Thursday, November 6, 2014

The Right Way to Tackle the Work Day

By Anwar's Reflections Guest Blogger Neisha Kelly

Do you often dread the work day? Do you experience the blues? Well, you are not alone in that suffering. But here are ten ways to get ready for the work day in a positive mindset:

 1.   Get to work an hour early: I know this sounds crazy. But I like this one because it gives me time to mentally prepare for the day ahead. And I don’t have to jump right into work mode. I call it my power hour before work.
2.     Read something positive: Whether it is an affirmation or an uplifting article read it. It will motivate you and keep you on a more positive tract throughout the day. I try to read something positive daily during my power hour.
3.    Set a list of goals for break and lunch: Lists tasks you have to do throughout the day and assign the time to tackle them during break and lunch time. It will gives you both a sense of purpose and accomplishment at the same time.
4.    Eat breakfast: Breakfast can definitely help you and keep your head in the game.
5.    Do your hardest tasks in the morning: When I see a large pile on my desk I tackle it immediately. I make it a game with the clock trying to see how fast I can clear my desk. Sounds corny but it helps keep my momentum going.
6.    Pick your clothes out the night before: There is nothing worse than scrambling for something to wear in the morning. The more organized you are in the morning, the better you will feel.
7.    Get up an hour early: This will help you wake up refreshed and motivated. I like this one because I can prepare for the unexpected this way and do not have to forget things by rushing.
8.     Pep Talk: Give yourself a positive pep talk, or say a prayer before leaving out the door or both. Say something that will stick with you throughout the day.
9.     Listen to music: Music is a great motivator.
10.  Think happy thoughts: Sounds corny but it really helps the day run smoothly. Remember watch your thoughts; they become words. Watch your words; they become your actions. Watch your actions; they become habit. Watch your habits; they become character. Watch your character; it becomes your destiny. --Lao Tzu

Yes, these are tips I actually utilize. I am not saying everyday is great, but each day gets greater when I use these tips. 

What do you think? Are these tips helpful? Are there more tips that I need to add to the list? Let me know by sharing your thoughts below.

Neisha Kelly is the Editor-In-Chief of the blog The Cultivation of You.

Wednesday, October 1, 2014

To Pay or Not Pay Sick Leave? That is the Question...

TRENTON-- What in the world are we doing? Are my eyes deceiving me, no it can't be??? Can it??? Not too long ago, I was reading Dan Dodson's blog and an article from the Trentonian that mentioned how there possibly could be a ballot question, put before the city's electorate this November, that would ask voters whether ALL, not some, but ALL, private Trenton small businesses, have to pay their employees sick leave.

When I first came across this news story, I thought to myself, what the heck are we talking about, this can't be a wise move in the city of Trenton, a place that boasts not of excellent schools and a low crime rate, but rather a failing school system and an unacceptable crime rate. I mean quite frankly, the last thing people would call Trenton right now is Club Fed, a place people are pushing and shoving to gain access to or invest in.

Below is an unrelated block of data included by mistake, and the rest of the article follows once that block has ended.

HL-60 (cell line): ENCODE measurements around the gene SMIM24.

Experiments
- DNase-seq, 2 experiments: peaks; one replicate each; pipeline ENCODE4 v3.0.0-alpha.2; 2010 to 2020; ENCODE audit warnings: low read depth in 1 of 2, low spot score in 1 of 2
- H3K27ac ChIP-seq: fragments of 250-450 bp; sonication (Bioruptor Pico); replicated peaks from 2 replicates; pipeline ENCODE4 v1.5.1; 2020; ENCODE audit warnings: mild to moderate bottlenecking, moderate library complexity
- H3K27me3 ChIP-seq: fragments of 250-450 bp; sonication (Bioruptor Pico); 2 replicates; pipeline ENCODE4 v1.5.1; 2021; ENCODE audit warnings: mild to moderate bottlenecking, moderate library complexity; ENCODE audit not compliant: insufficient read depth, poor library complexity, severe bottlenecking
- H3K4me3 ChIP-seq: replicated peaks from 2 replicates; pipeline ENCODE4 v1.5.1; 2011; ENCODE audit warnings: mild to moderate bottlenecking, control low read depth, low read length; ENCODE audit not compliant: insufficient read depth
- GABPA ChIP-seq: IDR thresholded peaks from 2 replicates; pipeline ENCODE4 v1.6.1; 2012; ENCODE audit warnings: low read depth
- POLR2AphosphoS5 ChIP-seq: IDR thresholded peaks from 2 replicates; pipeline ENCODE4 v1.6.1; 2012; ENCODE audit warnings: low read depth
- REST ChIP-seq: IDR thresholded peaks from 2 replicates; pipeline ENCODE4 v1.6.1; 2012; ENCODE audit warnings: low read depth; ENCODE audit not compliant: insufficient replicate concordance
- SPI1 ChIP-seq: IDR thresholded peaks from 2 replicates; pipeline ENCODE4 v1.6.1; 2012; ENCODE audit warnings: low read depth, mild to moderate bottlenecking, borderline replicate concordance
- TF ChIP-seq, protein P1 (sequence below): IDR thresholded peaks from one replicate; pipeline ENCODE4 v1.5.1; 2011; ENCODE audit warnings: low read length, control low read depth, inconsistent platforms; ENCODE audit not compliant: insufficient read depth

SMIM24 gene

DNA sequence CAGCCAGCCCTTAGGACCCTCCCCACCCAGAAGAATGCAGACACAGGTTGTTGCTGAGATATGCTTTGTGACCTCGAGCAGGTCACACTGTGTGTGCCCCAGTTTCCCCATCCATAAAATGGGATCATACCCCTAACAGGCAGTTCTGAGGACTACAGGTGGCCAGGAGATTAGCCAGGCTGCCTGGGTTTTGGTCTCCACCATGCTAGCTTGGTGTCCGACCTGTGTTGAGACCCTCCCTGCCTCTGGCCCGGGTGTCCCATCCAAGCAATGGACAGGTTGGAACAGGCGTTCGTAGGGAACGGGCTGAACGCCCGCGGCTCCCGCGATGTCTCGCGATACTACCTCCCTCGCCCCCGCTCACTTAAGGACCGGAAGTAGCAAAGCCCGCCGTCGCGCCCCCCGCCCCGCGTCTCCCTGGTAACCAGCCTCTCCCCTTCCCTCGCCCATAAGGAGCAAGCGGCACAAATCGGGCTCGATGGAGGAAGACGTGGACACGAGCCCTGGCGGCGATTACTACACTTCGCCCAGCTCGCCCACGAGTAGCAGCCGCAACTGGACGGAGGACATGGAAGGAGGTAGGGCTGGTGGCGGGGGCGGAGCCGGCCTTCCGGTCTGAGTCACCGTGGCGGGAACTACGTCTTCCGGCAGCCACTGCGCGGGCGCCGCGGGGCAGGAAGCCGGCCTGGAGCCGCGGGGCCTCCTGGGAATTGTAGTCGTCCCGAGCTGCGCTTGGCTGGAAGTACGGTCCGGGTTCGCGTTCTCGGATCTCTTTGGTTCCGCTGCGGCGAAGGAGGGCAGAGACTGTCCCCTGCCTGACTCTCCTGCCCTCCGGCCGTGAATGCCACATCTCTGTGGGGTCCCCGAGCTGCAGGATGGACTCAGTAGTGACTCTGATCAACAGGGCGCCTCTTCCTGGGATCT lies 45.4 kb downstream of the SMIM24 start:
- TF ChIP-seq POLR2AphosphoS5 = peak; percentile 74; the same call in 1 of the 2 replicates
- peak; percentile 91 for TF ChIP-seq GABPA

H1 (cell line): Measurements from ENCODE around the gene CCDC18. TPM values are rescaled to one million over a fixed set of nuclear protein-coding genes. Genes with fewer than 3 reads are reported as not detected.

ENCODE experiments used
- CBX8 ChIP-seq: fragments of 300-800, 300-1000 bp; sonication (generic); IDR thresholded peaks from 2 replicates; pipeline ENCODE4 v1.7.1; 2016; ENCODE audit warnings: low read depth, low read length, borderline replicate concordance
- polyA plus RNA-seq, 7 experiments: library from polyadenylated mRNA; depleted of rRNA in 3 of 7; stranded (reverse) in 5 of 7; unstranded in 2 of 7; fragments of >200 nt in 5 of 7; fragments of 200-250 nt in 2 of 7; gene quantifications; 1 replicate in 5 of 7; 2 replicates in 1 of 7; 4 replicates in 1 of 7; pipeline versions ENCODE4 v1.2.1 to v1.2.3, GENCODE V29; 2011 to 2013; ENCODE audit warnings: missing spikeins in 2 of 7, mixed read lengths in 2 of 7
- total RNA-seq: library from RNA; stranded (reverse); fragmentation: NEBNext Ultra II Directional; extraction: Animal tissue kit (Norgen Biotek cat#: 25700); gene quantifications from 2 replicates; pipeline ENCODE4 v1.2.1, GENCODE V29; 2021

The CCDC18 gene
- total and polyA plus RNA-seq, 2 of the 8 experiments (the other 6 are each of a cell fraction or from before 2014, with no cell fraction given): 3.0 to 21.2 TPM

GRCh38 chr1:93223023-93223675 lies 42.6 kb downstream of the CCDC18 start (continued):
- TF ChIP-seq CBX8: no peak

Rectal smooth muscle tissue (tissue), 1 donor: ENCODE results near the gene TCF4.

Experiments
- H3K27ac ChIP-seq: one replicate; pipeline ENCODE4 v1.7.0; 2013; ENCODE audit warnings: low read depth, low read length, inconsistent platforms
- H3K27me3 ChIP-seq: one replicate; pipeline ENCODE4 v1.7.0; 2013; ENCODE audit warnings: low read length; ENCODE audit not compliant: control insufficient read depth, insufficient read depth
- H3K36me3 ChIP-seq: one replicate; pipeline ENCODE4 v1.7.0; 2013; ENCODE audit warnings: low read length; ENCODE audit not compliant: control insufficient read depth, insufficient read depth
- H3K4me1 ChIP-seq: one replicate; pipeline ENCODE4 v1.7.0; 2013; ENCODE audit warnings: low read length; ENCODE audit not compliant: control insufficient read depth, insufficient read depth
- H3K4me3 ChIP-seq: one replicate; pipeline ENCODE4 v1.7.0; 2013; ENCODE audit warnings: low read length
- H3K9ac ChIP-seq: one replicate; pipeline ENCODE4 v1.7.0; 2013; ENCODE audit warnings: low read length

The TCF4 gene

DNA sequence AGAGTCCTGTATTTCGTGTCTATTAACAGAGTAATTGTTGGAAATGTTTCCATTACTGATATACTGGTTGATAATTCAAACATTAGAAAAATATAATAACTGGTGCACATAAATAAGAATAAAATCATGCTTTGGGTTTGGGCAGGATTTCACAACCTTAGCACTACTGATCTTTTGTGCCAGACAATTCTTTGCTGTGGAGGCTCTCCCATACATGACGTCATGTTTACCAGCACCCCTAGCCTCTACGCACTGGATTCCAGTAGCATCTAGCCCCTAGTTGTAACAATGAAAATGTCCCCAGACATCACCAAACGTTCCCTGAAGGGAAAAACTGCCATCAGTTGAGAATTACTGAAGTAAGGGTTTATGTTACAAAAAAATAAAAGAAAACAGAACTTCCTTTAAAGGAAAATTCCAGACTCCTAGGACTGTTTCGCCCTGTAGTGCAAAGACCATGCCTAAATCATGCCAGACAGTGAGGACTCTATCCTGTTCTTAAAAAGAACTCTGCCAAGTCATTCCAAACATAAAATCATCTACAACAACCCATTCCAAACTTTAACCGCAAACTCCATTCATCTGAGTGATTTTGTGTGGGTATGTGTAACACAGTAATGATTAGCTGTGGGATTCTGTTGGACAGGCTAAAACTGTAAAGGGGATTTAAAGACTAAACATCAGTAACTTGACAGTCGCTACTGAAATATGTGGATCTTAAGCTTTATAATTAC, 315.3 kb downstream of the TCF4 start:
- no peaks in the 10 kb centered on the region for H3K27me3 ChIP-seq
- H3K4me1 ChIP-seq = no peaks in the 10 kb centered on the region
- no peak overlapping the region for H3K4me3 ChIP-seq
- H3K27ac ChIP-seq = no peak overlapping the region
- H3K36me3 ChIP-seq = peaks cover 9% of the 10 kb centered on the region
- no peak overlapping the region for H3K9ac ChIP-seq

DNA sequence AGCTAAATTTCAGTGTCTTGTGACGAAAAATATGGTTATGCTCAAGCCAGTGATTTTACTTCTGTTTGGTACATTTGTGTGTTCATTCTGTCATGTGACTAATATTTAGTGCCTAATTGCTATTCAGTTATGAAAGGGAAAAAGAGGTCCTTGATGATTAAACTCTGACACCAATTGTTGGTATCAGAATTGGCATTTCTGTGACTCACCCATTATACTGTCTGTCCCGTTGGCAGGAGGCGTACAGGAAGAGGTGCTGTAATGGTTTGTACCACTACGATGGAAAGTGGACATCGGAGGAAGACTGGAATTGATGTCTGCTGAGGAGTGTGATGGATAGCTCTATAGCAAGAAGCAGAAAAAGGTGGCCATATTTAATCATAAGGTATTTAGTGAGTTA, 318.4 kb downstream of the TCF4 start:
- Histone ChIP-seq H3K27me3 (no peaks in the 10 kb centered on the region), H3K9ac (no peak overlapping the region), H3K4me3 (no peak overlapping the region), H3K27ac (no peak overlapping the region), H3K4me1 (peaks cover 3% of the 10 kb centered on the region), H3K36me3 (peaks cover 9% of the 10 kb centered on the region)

But I said to myself, before I draw any conclusions, I felt the need to step back and reflect on what this ballot question could mean from the perspectives of the different parties involved.

On the one hand, first I thought of the perspective of an employee from your typical privately owned Trenton-based business. This poor guy or gal may feel like they have been completely left in the lurch because they have been put in that unfortunate position where they sometimes have to choose between working while sick and paying rent or even risk calling out thereby jeopardizing their employment.

I mean I can definitely understand where they are coming from because who really wants to be in a position where you can't afford to get sick, believe, you, me, that type of situation stinks! So, it makes complete sense from their perspective to speak up early and often about this important measure. Labor groups and other coalitions like the SEIU, the CWA, New Jersey Working Family Alliances and New Jersey Citizen Action have all backed this initiative to ensure that small business employees receive sick pay.

However, if we shift perspectives and look at things from the lens of  your average run of the mill business owner, it sounds as though these individuals are singing from an entirely different sheet of music. Indeed, small business owners at the end of the day want to maximize profit and minimize cost, point blank, period. These merchants aim to save money at any cost and may justifiably feel that they are already pay enough in taxes and fees to the city and that they should not pay City Hall one more red cent. From this perspective, I can't knock these small business owners. I mean, who really wants to pay more taxes and fees?